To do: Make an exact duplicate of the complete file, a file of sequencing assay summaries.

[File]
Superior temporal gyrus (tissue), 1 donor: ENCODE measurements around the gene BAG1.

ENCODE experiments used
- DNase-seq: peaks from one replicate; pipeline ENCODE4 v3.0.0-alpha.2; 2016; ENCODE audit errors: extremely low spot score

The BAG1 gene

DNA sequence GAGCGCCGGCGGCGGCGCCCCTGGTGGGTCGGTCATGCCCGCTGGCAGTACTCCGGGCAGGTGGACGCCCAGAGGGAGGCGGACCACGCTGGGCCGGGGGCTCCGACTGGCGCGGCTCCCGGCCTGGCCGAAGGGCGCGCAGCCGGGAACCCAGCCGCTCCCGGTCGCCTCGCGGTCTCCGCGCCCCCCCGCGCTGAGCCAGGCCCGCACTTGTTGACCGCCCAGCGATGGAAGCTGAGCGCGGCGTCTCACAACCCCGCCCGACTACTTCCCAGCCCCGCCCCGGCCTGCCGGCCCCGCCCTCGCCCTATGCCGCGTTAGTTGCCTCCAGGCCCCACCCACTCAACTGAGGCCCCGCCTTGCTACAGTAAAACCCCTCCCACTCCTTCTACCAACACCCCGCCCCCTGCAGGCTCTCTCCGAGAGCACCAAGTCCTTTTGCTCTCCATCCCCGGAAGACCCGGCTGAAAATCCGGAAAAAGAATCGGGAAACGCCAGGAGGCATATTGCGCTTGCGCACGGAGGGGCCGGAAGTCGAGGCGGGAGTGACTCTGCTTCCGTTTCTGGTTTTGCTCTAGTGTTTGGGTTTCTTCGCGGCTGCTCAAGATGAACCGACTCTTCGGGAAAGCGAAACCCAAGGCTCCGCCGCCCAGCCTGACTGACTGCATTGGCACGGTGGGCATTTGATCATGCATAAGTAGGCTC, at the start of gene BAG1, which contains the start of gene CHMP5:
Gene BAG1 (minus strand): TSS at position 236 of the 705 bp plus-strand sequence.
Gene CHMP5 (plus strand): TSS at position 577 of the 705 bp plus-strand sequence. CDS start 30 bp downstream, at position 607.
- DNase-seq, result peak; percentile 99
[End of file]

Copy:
Superior temporal gyrus (tissue), 1 donor: ENCODE measurements around the gene BAG1.

ENCODE experiments used
- DNase-seq: peaks from one replicate; pipeline ENCODE4 v3.0.0-alpha.2; 2016; ENCODE audit errors: extremely low spot score

The BAG1 gene

DNA sequence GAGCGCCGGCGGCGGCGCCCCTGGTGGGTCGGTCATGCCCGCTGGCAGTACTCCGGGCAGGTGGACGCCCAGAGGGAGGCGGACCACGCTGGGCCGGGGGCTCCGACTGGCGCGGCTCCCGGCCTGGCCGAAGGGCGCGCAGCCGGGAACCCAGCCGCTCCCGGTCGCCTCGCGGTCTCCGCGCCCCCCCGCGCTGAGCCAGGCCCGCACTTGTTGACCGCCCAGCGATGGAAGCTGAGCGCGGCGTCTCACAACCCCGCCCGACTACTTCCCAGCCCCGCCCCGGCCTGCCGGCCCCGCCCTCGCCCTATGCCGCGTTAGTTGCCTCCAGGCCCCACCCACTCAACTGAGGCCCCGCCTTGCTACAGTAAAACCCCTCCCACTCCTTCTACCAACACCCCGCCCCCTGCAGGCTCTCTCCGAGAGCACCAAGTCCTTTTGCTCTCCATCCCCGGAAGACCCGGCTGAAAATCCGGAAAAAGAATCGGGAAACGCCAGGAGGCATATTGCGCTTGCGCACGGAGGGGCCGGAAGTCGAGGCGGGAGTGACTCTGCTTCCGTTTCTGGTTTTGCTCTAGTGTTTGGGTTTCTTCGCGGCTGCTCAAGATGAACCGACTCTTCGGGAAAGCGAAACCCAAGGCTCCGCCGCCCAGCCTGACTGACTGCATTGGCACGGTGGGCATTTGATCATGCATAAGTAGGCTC, at the start of gene BAG1, which contains the start of gene CHMP5:
Gene BAG1 (minus strand): TSS at position 236 of the 705 bp plus-strand sequence.
Gene CHMP5 (plus strand): TSS at position 577 of the 705 bp plus-strand sequence. CDS start 30 bp downstream, at position 607.
- DNase-seq, result peak; percentile 99